An examination of the medical loss ratio (MLR) in 2014 suggests that the financial performance of insurers has not changed substantially since the years before the Affordable Care Act, according to the Kaiser Family Foundation.
The MLR has increased from 80 percent in 2010 to 85 percent in 2013, KFF said. This makes sense, as the ACA requires insurers to achieve an MLR of 80 percent for individual and small-group plans, and 85 percent for large-group plans; those who do not must pay a rebate to customers. Insurers have been complying with the medical loss ratio, as customer rebates dropped from $1 billion in 2011 to $325 million in 2013.
The actual MLR for 2014 won't be known until the end of the month, when insurers are due to receive their reinsurance payments, but KFF estimates that it will range between 81 percent and 87 percent.
The low estimate assumes that the Centers for Medicare & Medicaid Services will dole out the full $9.7 billion available in reinsurance fees for the 2014 plan year, KFF said, while the high estimate is based on the $5.5 billion in expected reinsurance payment data reported to state insurance departments thus far. California insurers file separately and have have yet to do so, KFF noted, while the federal government may make upward adjustments.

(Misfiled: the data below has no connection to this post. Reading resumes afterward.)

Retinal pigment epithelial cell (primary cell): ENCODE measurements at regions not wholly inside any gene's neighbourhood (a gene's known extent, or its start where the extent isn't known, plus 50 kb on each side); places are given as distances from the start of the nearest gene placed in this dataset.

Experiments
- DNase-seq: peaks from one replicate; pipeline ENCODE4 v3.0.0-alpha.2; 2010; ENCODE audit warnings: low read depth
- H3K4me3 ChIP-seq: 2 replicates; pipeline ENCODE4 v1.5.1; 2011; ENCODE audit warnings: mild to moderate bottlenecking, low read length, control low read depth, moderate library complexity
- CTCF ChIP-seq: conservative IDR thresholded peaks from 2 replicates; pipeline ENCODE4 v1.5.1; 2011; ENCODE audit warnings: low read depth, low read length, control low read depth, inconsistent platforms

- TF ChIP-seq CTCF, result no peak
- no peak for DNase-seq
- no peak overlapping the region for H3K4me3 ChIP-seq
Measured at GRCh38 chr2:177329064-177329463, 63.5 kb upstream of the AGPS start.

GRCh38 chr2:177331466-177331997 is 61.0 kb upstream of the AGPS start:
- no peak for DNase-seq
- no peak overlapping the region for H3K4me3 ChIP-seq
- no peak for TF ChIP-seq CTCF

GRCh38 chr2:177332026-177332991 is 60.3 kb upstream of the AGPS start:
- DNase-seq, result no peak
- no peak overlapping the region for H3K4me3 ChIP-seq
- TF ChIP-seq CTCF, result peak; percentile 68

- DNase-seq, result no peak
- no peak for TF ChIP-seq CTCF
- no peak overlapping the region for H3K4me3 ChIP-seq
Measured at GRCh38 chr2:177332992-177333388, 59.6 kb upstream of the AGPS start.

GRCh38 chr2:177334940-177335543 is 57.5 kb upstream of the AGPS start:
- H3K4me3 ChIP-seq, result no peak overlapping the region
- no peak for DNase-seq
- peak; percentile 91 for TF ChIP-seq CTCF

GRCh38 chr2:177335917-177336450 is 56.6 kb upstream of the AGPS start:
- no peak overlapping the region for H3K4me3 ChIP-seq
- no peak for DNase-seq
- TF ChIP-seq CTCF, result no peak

The data reinforces the notion that insurers have not had trouble complying with the medical loss ratio, as FierceHealthPayer previously reported. "Even in the worst case," KFF said, "financial results were not substantially different from the years prior to when the ACA's major changes in insurance market rules took place in 2014."
However, KFF concluded, the low estimate may "validate" insurers' requests for higher rates in 2016, as it may reflect "unexpectedly high" expenses, particularly for prescription drugs.
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